OJNI

The Virtual Reality Innovation in Education

Invited Guest Editor Column

by Jaime Carter MSN, RN, Guest Editor

CITATION

Carter, J. (2012). Guest Editor. The Virtual Reality Innovation in Education. Online Journal of Nursing Informatics (OJNI), 16 (3), Available at  http://ojni.org/issues/?p=1999

COLUMN

As educational needs are constantly changing, so are the demands of the academic setting which includes the environments of teaching and learning.  Because increases in technology have blossomed over the last several decades, the delivery mode of education has evolved to include a new domain of virtual education.  I will explore the what, why and how questions that arise when one considers this new innovated domain in education.

What is the virtual environment?  A virtual environment can be described as an on-line community that takes the form of a computer based simulated environment.  With the use of this computer simulated environment, the student can interact with their instructor as well as with other students.  The virtual environment encompasses several different domains.  Over the past couple of decades, the growth of technology which incorporates the use of the World Wide Web has been utilized in every aspect of a nurse’s life (Johnson, 2005).  The growth of technology can be seen in every aspect of a person’s daily life from banking, to grocery shopping, to paying bills on-line, and to charting and storing documents in cyberspace.  The Internet is at everyone’s fingertips from their smartphone, tablets, to their personal computers.  The virtual environment in education can consist of but is not limited to:  on-line classes, hybrid classes in which a portion of the class is provided on-line, to webcasting and/or the use of simulations.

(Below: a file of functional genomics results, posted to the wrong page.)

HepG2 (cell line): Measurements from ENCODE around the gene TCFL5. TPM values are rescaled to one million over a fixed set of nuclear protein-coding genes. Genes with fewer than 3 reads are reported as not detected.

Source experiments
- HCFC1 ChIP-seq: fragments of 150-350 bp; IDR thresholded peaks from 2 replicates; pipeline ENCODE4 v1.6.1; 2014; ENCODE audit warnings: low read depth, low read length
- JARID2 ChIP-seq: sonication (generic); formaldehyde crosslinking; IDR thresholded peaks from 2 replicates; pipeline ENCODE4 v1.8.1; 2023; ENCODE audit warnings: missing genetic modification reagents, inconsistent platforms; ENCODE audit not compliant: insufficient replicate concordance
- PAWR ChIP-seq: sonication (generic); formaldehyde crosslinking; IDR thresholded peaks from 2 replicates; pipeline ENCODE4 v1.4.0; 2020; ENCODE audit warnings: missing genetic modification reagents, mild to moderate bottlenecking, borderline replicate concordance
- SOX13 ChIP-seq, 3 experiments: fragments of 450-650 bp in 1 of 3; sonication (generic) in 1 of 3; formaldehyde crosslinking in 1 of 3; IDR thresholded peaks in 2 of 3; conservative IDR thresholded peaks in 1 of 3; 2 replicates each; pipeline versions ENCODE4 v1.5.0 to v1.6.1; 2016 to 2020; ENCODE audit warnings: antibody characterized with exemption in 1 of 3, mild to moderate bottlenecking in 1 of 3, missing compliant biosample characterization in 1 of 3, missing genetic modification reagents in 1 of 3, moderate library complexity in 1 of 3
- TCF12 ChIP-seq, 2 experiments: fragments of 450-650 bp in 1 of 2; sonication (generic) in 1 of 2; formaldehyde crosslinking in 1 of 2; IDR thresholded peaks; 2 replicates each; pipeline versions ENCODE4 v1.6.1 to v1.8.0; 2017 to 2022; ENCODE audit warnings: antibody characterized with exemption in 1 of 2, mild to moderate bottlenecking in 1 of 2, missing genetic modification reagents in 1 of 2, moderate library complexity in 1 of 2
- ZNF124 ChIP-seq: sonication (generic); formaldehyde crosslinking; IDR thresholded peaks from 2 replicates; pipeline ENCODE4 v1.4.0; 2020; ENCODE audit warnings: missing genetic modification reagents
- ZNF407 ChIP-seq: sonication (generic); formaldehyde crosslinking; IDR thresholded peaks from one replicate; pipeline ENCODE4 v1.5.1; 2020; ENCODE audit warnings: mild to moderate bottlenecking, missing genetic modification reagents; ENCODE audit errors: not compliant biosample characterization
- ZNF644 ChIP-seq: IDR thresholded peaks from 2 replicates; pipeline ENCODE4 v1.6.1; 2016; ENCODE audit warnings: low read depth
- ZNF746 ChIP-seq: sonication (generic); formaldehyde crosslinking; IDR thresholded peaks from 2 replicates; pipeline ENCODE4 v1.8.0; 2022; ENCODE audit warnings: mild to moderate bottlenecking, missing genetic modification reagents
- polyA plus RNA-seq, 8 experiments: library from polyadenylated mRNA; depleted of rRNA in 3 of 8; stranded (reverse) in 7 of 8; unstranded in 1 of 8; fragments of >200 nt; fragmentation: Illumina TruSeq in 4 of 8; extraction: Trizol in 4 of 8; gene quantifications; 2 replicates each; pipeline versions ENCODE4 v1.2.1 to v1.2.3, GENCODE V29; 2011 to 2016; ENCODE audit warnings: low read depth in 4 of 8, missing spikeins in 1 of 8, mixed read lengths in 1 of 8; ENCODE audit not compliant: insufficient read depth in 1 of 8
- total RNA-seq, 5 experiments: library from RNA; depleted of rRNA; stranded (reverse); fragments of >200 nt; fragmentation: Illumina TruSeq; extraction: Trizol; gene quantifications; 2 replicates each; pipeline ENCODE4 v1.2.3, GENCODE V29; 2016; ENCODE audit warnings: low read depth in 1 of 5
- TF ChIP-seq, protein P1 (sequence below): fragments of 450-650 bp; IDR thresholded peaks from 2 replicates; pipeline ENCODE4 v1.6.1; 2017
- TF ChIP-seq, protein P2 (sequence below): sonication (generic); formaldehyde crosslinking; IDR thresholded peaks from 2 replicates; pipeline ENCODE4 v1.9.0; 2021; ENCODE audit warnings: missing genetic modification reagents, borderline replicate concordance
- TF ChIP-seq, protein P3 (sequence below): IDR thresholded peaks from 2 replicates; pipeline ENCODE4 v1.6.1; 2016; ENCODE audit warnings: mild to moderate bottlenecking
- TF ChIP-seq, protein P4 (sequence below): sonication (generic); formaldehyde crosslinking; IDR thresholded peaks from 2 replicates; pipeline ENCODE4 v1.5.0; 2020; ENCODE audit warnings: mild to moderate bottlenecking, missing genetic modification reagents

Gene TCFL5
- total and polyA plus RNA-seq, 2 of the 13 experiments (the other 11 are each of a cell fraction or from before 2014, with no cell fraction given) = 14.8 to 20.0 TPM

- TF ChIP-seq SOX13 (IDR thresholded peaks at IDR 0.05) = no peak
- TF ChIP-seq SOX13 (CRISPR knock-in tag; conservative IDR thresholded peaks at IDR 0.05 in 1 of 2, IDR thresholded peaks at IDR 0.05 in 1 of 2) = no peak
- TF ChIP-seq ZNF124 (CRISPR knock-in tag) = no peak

Why has the use of virtual environments been embedded into the academic setting?  Many colleges and universities have started to use on-line courses and programs due to decreases in classroom sizes and the constant steady decline in enrollment (Barrett, 2010).  By providing more on-line classes, students are able to save money in travel and on-line classes allow students to work on a schedule that is conducive for them.  This increase in flexibility supports increased enrollments. Online learning has advantages of increasing student enrollment, creating an environment with a collection of diversified perspectives, as well as increasing instructor exposure to bigger and more challenging learning domains (Barrett, 2010).  Web based courses have shown favoritism by students due to the convenience of time and place (Ostrow &  DiMaria-Ghalili, 2005).  It is easy to see how economics played an influential role in the integration of the virtual environment.